Gov. Janet Mills makes her entrance into the Capitol chambers in this Jan. 21, 2020, file photo.

QUOTE OF THE DAY: “They say, ‘Are you crazy?’” Kevin Holland said of people who wonder why he recently opened an independent pharmacy in Belfast across from Walgreens and near a Hannaford store. “But I don’t view them as competitors. I think what we do is different.” Here’s your soundtrack.

What we’re watching today

It’s budget season and everyone wants a piece of the $127 million supplemental plan the governor has laid out. They’ll have a chance to make their case over the next week or so. The Legislature’s budget committee will start reviewing Gov. Janet Mills’ supplemental budget with a public hearing today on transportation, economic development and tax changes in the budget.

Republicans have made a $10 million one-time expenditure a top issue in light of the beleaguered transportation fund. They’re sure to resist Mills’ call to put more bond money toward the issue. But they’d also like to see more surplus money put into the rainy day fund than the $20 million than the Democratic governor proposed. 

Republicans and Democrats will also want money for nursing homes and senior care agencies, particularly after a Farmingdale nonprofit that provided home care for senior citizens closed. There is also concern that more money could go toward reducing the state’s waitlists for intellectually disabled and autistic adults

Those who are pushing for changes to the state’s indigent legal services system, which provides legal defense for Maine’s poor, are sure to look to the state for more money to compensate the program’s lawyers. The race for the surplus is just kicking off.

The Maine politics top 3

— “Janet Mills’ criticism of Maine tribal sovereignty push surprised some who crafted it,” Caitlin Andrews, Bangor Daily News: “In interviews on Monday, members of the Maine Indian Claims Task Force, which began meeting in July, said the governor’s office never raised … concerns while recommendations were being created. The task force was required to have at least one non-voting member of the governor’s office appointed to it by state law.”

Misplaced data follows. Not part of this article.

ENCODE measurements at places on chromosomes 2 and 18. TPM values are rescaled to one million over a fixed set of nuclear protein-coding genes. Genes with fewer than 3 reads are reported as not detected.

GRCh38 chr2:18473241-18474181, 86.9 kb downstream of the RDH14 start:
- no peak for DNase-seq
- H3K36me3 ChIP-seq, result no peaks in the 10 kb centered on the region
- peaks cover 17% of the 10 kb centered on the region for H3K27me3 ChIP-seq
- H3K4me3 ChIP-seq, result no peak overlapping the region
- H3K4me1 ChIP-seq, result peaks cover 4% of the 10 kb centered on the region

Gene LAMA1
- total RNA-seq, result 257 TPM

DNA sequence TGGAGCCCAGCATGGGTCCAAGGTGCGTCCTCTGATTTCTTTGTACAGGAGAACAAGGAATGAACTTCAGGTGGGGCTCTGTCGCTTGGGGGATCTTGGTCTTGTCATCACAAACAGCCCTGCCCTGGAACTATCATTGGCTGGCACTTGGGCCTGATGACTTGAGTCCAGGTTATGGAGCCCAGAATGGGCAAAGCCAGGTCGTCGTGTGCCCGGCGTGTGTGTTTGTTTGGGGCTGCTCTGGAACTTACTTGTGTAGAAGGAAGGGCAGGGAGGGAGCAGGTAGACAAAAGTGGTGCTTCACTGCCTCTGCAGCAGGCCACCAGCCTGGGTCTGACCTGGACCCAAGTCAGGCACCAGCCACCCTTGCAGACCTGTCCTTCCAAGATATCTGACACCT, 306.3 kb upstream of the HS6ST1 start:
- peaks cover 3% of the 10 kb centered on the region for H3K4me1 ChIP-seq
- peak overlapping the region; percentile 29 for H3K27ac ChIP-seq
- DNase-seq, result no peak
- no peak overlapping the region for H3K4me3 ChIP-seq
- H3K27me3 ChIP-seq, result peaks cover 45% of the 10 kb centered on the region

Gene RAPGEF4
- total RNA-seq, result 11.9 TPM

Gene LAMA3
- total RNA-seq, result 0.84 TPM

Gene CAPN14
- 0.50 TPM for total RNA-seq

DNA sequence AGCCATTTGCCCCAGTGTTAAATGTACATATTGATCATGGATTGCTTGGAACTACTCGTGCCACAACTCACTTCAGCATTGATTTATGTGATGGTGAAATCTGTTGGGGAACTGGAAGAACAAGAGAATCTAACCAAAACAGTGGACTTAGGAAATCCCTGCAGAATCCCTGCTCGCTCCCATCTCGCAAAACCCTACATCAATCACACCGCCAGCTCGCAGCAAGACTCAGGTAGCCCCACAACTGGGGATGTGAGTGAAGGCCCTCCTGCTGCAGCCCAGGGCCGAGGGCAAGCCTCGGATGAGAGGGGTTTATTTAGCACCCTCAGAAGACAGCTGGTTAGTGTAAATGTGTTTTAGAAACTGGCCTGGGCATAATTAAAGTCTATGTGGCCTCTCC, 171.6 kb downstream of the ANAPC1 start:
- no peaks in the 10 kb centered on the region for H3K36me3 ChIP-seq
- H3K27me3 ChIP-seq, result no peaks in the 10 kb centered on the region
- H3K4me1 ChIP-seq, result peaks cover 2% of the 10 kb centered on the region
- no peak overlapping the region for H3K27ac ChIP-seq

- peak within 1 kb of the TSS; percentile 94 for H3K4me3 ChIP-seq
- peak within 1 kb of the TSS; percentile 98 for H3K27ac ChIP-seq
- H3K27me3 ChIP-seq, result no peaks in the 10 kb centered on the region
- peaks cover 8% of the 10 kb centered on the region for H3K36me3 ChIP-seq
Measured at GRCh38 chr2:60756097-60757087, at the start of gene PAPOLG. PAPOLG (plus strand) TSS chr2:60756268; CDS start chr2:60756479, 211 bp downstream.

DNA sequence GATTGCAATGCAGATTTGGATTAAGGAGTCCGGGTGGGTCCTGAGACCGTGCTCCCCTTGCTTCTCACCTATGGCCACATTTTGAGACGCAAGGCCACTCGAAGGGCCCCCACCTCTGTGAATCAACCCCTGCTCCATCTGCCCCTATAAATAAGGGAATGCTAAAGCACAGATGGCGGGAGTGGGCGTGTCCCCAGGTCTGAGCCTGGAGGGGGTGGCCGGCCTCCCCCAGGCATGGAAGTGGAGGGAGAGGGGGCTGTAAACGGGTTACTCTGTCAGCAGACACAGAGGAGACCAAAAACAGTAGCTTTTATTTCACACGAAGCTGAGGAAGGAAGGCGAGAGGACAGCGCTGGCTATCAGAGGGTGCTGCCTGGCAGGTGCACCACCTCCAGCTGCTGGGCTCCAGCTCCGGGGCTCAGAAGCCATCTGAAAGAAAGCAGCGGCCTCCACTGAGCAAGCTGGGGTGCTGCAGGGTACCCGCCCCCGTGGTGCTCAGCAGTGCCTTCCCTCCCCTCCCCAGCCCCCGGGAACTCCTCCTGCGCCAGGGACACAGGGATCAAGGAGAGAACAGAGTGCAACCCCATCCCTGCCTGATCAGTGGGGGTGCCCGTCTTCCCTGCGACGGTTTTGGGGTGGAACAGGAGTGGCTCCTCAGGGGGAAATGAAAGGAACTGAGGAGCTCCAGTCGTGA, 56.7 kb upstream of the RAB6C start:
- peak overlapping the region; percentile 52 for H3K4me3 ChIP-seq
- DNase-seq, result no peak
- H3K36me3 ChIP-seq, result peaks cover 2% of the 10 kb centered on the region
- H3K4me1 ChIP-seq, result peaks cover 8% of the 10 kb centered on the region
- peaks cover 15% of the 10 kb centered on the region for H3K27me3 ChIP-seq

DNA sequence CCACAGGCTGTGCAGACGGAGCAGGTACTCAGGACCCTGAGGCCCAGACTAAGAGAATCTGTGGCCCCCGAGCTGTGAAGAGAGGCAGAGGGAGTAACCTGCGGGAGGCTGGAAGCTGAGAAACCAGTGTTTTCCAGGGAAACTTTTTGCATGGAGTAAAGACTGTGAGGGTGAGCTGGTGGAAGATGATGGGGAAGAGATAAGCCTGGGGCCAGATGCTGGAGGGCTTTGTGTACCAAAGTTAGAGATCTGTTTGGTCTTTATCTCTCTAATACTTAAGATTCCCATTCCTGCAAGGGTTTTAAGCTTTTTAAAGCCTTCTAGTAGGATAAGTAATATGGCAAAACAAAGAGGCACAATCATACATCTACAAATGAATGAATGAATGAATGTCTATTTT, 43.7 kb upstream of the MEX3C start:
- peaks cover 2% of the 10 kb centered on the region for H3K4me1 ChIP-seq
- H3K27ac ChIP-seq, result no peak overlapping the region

The governor expanded on her views of the bill on social media this weekend. Mills commented on the Facebook page of conservationist Lucas St. Clair that the bill has “broad unintended consequences which cannot be easily corrected later” and pointed to President Donald Trump’s push to open the Bears Ears National Monument for oil drilling as an example of how the federal government doesn’t always serve as a “backstop” for protecting natural resources. Chief Clarissa Sabattis of the Houlton Band of Maliseets responded by saying, “History shows that the federal and state government has never been the backstop on environmental issues first. The tribes in Maine have been the backstop.”

— “These 3 women were tired of waiting for someone to do something about addiction in Millinocket,” Judy Harrison, BDN: “Beginning last March, the trio met once a week, divvied up tasks, sought help and input from local and state leaders, and met again to report what they had learned. Connecting with [Gordon Smith, Maine’s director of opioid response], who just happened to be in his office in Augusta when they called, played an essential role in opening the center, all three women said.”

— “Lack of coordination holding back regional public transit improvements,” Peter McGuire, Portland Press Herald: “More passengers are riding public transportation in southern Maine than at any time in the past decade, but some Portland-area officials say a lack of coordination among the seven agencies operating their own train, bus and ferry services is holding back future gains.”

Endorsement central

One of the candidates competing for the Republican nomination in Maine’s 2nd District is getting a national boost. Kentucky Sen. Rand Paul is endorsing former state Sen. Eric Brakey in the primary to take on Democratic Rep. Jared Golden later this year. The move shouldn’t come as a surprise — Brakey chaired Paul’s campaign during the senator’s short-lived 2016 presidential run and Paul endorsed Brakey during his 2018 campaign for U.S. Senate. 

Brakey has already raised significantly more than his Republican opponents — former state Rep. Dale Crafts and Adrienne Bennett, who was press secretary to former Gov. Paul LePage — through the end of 2019. LePage, meanwhile, has given his weighty endorsement to Crafts and spoke on his behalf at party events this past weekend, including in Washington County

Today’s Daily Brief was written by Michael Shepherd, Jessica Piper and Caitlin Andrews. If you’re reading this on the BDN’s website or were forwarded it, email clumm@bangordailynews.com (we’re setting up a new subscriber page soon) to subscribe to it via email.

To reach us, do not reply directly to this newsletter, but contact the political team at mshepherd@bangordailynews.com, candrews@bangordailynews.com or jpiper@bangordailynews.com.

Michael Shepherd

Michael Shepherd

Michael Shepherd joined the Bangor Daily News in 2015 after three years as a reporter at the Kennebec Journal. A Hallowell native who now lives in Augusta, he graduated from the University of Maine in...